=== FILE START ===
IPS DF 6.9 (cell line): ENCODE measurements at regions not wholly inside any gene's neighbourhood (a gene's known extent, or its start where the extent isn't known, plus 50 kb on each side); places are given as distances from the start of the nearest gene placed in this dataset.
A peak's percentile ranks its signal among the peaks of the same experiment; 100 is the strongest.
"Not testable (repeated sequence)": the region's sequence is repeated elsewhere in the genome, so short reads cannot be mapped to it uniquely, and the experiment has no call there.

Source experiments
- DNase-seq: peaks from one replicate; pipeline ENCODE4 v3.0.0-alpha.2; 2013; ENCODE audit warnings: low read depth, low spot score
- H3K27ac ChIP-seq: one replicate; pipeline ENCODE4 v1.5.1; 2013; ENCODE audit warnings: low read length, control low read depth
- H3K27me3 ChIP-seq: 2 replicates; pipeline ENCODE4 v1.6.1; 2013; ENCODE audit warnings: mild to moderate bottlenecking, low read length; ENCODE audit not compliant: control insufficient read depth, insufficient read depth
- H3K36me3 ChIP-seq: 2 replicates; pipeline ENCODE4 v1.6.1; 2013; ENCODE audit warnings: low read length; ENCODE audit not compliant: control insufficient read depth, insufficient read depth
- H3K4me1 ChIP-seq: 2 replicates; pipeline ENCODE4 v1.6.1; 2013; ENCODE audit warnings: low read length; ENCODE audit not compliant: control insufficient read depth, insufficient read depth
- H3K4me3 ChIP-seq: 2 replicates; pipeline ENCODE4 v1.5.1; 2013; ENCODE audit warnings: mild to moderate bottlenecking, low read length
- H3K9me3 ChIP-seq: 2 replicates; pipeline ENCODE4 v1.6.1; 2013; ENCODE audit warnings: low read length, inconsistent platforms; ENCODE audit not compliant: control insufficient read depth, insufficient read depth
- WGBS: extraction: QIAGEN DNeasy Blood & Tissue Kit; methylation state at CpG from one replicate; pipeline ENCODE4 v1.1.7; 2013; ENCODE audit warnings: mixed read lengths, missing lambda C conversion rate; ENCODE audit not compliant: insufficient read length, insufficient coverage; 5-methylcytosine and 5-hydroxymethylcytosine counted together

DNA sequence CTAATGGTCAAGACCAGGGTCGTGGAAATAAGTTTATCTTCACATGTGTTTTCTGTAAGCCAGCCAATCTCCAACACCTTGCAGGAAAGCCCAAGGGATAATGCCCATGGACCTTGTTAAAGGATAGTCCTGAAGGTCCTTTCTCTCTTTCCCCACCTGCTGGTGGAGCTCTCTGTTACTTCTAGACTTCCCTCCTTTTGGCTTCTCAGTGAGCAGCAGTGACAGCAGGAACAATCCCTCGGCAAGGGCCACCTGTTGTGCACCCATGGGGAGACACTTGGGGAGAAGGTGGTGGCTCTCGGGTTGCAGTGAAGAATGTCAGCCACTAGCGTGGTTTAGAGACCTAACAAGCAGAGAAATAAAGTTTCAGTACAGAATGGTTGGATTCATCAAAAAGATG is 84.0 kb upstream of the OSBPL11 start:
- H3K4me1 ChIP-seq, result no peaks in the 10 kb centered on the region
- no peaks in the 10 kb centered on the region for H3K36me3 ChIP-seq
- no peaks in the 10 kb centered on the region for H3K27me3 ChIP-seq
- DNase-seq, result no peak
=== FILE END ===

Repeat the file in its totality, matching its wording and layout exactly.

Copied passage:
IPS DF 6.9 (cell line): ENCODE measurements at regions not wholly inside any gene's neighbourhood (a gene's known extent, or its start where the extent isn't known, plus 50 kb on each side); places are given as distances from the start of the nearest gene placed in this dataset.
A peak's percentile ranks its signal among the peaks of the same experiment; 100 is the strongest.
"Not testable (repeated sequence)": the region's sequence is repeated elsewhere in the genome, so short reads cannot be mapped to it uniquely, and the experiment has no call there.

Source experiments
- DNase-seq: peaks from one replicate; pipeline ENCODE4 v3.0.0-alpha.2; 2013; ENCODE audit warnings: low read depth, low spot score
- H3K27ac ChIP-seq: one replicate; pipeline ENCODE4 v1.5.1; 2013; ENCODE audit warnings: low read length, control low read depth
- H3K27me3 ChIP-seq: 2 replicates; pipeline ENCODE4 v1.6.1; 2013; ENCODE audit warnings: mild to moderate bottlenecking, low read length; ENCODE audit not compliant: control insufficient read depth, insufficient read depth
- H3K36me3 ChIP-seq: 2 replicates; pipeline ENCODE4 v1.6.1; 2013; ENCODE audit warnings: low read length; ENCODE audit not compliant: control insufficient read depth, insufficient read depth
- H3K4me1 ChIP-seq: 2 replicates; pipeline ENCODE4 v1.6.1; 2013; ENCODE audit warnings: low read length; ENCODE audit not compliant: control insufficient read depth, insufficient read depth
- H3K4me3 ChIP-seq: 2 replicates; pipeline ENCODE4 v1.5.1; 2013; ENCODE audit warnings: mild to moderate bottlenecking, low read length
- H3K9me3 ChIP-seq: 2 replicates; pipeline ENCODE4 v1.6.1; 2013; ENCODE audit warnings: low read length, inconsistent platforms; ENCODE audit not compliant: control insufficient read depth, insufficient read depth
- WGBS: extraction: QIAGEN DNeasy Blood & Tissue Kit; methylation state at CpG from one replicate; pipeline ENCODE4 v1.1.7; 2013; ENCODE audit warnings: mixed read lengths, missing lambda C conversion rate; ENCODE audit not compliant: insufficient read length, insufficient coverage; 5-methylcytosine and 5-hydroxymethylcytosine counted together

DNA sequence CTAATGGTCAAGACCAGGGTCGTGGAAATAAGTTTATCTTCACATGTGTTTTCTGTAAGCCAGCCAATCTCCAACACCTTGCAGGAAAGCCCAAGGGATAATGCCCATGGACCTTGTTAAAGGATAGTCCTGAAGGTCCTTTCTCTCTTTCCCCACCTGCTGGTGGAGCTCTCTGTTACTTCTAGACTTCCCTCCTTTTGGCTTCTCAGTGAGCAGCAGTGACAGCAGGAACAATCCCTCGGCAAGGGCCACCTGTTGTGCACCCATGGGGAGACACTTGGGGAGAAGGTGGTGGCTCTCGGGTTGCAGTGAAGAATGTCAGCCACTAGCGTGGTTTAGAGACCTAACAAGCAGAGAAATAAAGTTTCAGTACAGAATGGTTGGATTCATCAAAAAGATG is 84.0 kb upstream of the OSBPL11 start:
- H3K4me1 ChIP-seq, result no peaks in the 10 kb centered on the region
- no peaks in the 10 kb centered on the region for H3K36me3 ChIP-seq
- no peaks in the 10 kb centered on the region for H3K27me3 ChIP-seq
- DNase-seq, result no peak